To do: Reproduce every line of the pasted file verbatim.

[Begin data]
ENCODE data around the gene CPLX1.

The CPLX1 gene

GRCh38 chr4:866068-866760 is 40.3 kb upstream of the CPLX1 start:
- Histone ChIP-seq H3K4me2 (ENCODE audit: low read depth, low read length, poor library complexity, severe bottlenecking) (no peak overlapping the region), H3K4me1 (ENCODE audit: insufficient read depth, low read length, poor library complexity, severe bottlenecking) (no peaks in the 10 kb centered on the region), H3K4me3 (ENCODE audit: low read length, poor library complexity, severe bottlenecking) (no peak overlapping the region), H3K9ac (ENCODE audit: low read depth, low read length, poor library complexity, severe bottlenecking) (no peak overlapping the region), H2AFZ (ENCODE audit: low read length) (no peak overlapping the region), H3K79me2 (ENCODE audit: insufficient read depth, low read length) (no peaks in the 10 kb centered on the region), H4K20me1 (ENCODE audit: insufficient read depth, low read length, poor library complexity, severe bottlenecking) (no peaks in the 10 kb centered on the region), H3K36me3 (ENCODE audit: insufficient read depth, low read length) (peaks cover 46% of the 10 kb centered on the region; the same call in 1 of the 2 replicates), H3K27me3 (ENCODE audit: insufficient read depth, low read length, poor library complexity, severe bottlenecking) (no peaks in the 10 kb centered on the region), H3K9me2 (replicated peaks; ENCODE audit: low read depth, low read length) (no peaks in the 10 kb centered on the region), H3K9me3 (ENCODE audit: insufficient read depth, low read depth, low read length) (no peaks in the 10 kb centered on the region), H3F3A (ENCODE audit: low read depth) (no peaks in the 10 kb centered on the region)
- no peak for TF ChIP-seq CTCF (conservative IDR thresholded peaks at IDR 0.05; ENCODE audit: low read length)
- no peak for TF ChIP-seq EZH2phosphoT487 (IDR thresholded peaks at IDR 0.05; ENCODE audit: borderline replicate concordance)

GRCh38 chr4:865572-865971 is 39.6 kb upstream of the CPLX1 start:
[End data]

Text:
ENCODE data around the gene CPLX1.

The CPLX1 gene

GRCh38 chr4:866068-866760 is 40.3 kb upstream of the CPLX1 start:
- Histone ChIP-seq H3K4me2 (ENCODE audit: low read depth, low read length, poor library complexity, severe bottlenecking) (no peak overlapping the region), H3K4me1 (ENCODE audit: insufficient read depth, low read length, poor library complexity, severe bottlenecking) (no peaks in the 10 kb centered on the region), H3K4me3 (ENCODE audit: low read length, poor library complexity, severe bottlenecking) (no peak overlapping the region), H3K9ac (ENCODE audit: low read depth, low read length, poor library complexity, severe bottlenecking) (no peak overlapping the region), H2AFZ (ENCODE audit: low read length) (no peak overlapping the region), H3K79me2 (ENCODE audit: insufficient read depth, low read length) (no peaks in the 10 kb centered on the region), H4K20me1 (ENCODE audit: insufficient read depth, low read length, poor library complexity, severe bottlenecking) (no peaks in the 10 kb centered on the region), H3K36me3 (ENCODE audit: insufficient read depth, low read length) (peaks cover 46% of the 10 kb centered on the region; the same call in 1 of the 2 replicates), H3K27me3 (ENCODE audit: insufficient read depth, low read length, poor library complexity, severe bottlenecking) (no peaks in the 10 kb centered on the region), H3K9me2 (replicated peaks; ENCODE audit: low read depth, low read length) (no peaks in the 10 kb centered on the region), H3K9me3 (ENCODE audit: insufficient read depth, low read depth, low read length) (no peaks in the 10 kb centered on the region), H3F3A (ENCODE audit: low read depth) (no peaks in the 10 kb centered on the region)
- no peak for TF ChIP-seq CTCF (conservative IDR thresholded peaks at IDR 0.05; ENCODE audit: low read length)
- no peak for TF ChIP-seq EZH2phosphoT487 (IDR thresholded peaks at IDR 0.05; ENCODE audit: borderline replicate concordance)

GRCh38 chr4:865572-865971 is 39.6 kb upstream of the CPLX1 start: